Monday, April 07, 2008

What we really need are more songs in the world with a "Yodel Outro."

Sometimes I worry about the future of the human race. That's because I am optimist who tries to see the best in people.

True, I don't particularly like other people and don't want to spend much time around anyone and get astoundingly frustrated when I'm driving along and someone in front of me has the temerity to go the speed limit, when I want to go 4 or 5 over the speed limit. But none of that prevents me from being an optimist and thinking that people are basically decent, albeit they are basically decent people who are usually in my way and slowing me down or otherwise bothering me somehow by making a special trip up to my house to use my computer so they can enter information in for their cruise so that all their activities are preplanned, thereby saving themselves a whole 30 minutes on the cruise, while simultaneously using up my entire Saturday afternoon.

All right, that latter example is not all people; it's just my dad. But he's a person. And because he's a person, I worry about his future the same as I do the future of all people because I'm an optimist who believes the best about people.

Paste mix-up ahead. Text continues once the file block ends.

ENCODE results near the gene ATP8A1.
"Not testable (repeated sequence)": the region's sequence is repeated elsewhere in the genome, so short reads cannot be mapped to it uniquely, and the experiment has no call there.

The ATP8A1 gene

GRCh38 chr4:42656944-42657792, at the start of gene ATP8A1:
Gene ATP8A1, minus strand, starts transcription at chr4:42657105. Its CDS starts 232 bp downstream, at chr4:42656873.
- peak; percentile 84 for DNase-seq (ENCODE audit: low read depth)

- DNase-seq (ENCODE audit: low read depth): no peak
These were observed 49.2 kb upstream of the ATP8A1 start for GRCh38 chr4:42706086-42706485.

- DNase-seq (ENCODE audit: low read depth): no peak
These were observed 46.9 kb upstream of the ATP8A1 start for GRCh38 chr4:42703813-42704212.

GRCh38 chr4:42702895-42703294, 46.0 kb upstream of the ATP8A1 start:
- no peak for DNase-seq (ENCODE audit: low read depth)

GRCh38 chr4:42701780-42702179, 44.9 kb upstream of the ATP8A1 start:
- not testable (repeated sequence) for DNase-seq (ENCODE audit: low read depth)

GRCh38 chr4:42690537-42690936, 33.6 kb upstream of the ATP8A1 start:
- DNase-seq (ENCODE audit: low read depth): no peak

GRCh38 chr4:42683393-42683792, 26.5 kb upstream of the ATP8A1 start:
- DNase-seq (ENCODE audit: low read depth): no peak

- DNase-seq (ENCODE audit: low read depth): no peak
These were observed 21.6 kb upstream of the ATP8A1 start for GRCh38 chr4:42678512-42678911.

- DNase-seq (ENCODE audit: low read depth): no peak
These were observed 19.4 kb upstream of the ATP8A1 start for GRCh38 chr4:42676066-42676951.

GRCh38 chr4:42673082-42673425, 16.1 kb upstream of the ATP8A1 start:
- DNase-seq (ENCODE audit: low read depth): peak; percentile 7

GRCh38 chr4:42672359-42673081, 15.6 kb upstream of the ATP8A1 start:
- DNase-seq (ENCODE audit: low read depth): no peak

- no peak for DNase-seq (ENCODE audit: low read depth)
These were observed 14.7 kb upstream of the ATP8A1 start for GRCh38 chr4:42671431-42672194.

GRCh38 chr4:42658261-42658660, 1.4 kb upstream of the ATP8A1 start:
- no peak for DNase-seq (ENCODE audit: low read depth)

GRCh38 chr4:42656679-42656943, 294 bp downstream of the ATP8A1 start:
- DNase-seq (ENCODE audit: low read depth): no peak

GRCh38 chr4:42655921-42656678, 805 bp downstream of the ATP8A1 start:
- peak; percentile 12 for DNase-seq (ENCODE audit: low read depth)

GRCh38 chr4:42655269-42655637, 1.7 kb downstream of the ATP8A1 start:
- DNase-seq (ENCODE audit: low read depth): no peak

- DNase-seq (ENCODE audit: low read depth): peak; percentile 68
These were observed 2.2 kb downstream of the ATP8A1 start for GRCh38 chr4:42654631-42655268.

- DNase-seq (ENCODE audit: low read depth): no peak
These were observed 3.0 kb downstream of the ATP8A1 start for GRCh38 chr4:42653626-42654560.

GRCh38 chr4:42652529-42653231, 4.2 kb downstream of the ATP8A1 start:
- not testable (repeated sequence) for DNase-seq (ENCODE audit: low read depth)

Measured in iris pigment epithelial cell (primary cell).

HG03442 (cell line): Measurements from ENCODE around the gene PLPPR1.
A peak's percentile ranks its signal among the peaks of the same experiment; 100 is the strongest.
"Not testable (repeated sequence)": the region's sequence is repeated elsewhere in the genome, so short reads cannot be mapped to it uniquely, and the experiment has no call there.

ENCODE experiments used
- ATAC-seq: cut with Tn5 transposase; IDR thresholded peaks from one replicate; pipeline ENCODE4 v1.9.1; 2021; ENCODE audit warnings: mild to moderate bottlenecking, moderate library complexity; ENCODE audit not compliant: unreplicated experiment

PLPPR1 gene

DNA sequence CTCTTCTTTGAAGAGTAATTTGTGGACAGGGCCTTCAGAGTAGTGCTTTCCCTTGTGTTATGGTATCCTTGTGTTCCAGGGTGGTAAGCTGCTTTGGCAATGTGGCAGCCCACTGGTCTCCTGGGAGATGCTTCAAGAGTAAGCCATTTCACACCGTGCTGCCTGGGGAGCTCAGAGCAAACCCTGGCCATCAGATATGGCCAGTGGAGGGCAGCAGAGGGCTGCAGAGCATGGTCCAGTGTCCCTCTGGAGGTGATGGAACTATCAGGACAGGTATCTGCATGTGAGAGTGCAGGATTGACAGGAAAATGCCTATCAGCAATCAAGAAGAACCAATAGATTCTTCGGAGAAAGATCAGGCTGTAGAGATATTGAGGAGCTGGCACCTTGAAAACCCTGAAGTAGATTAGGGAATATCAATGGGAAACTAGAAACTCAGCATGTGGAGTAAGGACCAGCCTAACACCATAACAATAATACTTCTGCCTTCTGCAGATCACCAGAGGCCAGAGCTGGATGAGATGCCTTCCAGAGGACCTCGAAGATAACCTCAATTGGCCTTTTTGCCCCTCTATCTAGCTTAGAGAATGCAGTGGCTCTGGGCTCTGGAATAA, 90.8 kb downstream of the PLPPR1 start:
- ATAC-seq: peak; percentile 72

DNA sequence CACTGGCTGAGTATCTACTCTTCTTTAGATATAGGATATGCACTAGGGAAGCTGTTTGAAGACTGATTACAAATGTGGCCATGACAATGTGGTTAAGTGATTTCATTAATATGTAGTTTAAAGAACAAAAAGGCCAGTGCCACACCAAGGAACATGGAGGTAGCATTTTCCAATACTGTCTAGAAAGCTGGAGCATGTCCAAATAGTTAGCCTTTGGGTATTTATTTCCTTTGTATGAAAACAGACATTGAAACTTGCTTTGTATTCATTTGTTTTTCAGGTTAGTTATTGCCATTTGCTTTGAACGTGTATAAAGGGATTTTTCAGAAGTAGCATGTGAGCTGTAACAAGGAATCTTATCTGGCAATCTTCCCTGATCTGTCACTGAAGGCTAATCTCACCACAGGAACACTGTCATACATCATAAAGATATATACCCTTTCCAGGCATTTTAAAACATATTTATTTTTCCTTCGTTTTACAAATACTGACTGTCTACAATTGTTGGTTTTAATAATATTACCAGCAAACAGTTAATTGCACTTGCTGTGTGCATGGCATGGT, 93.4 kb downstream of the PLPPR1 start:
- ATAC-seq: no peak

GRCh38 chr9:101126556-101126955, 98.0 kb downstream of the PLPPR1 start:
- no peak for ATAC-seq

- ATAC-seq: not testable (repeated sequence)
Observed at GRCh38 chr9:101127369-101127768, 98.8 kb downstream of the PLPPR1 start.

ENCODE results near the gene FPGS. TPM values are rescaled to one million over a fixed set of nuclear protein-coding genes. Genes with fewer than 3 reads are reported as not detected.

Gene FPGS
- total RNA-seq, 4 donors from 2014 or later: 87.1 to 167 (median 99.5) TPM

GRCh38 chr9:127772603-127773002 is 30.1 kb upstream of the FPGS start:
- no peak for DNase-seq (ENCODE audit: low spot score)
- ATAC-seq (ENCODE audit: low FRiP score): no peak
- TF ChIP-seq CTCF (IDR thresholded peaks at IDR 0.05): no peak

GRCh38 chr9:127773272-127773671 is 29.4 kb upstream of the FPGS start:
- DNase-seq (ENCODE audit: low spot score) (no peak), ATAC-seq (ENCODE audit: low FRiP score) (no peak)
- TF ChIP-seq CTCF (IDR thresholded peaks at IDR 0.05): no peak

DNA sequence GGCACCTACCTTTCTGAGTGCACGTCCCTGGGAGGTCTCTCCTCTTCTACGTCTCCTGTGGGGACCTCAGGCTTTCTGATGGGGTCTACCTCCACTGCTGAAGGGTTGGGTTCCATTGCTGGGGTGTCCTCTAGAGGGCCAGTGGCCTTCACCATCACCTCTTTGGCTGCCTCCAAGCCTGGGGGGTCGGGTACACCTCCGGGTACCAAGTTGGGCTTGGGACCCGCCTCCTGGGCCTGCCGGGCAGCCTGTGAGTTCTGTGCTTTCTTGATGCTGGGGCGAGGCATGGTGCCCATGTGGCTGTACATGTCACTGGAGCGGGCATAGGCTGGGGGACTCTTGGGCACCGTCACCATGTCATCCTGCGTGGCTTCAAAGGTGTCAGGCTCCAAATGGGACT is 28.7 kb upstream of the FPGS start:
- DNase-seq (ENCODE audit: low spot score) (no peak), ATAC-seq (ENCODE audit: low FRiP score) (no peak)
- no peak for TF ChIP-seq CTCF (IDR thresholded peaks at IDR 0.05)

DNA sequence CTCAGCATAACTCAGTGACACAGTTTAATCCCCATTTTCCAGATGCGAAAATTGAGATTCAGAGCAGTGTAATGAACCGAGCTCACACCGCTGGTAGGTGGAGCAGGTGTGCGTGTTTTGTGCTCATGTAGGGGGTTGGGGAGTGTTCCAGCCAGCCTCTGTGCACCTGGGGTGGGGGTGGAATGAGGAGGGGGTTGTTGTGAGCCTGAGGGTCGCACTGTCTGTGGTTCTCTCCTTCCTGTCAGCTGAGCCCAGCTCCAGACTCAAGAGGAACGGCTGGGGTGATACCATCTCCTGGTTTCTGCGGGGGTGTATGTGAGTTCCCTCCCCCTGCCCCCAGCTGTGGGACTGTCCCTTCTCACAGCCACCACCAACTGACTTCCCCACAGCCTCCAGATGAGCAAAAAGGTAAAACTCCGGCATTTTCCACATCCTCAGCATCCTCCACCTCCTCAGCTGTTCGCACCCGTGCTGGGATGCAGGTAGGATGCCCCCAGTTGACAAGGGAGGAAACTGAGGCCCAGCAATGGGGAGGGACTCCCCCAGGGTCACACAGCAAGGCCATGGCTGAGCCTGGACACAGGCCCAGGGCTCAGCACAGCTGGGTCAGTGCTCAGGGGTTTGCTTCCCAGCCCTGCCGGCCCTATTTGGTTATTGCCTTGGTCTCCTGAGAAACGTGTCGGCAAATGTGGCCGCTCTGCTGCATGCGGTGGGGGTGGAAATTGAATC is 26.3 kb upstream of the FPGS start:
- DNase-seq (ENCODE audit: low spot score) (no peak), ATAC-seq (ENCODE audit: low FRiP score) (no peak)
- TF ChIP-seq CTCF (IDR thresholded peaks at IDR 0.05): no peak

That optimism causes me to butt heads with The Boy a lot. The Boy claims he, too, is an optimist. The Boy's optimism was recently expressed to me like this: I was discussing a short story I'd written and my hopes that it would be published and The Boy said "Nobody's ever going to publish that." When I pointed out that he was being pessimistic, he said he was just being "realistic."

The Boy also told me then that he is an upbeat person, which he summed up in this exchange:

The Boy: I am too an upbeat person. Do you believe that people are basically good?

Me: Yes. Yes, I do.

The Boy: I don't. I think that people are all inherently evil.

Let's hope he never takes off those rose-colored glasses.

Despite my optimism, though, I worry about the future of the human race not just because someday The Boy will be in charge of at least a portion of it in some way or form, but because of the examples I see around me that we, as a species, are not really meant to be in charge of ourselves.

If you want proof of that, check out the warnings we need on the things we do. I'm not talking about all those dumb warnings that tell you not to put your toaster in the bathtub. I'm sure those are absolutely necessary. Nor am I talking about the warnings that came on the crib tents Sweetie and I purchased not that long ago.

"Crib Tents," in case you're wondering, are exactly what they sound like: a mosquito-netting type of structure that goes over the top of the crib for your Babies! to keep pets out, or, in our case, Babies! in. They look like this: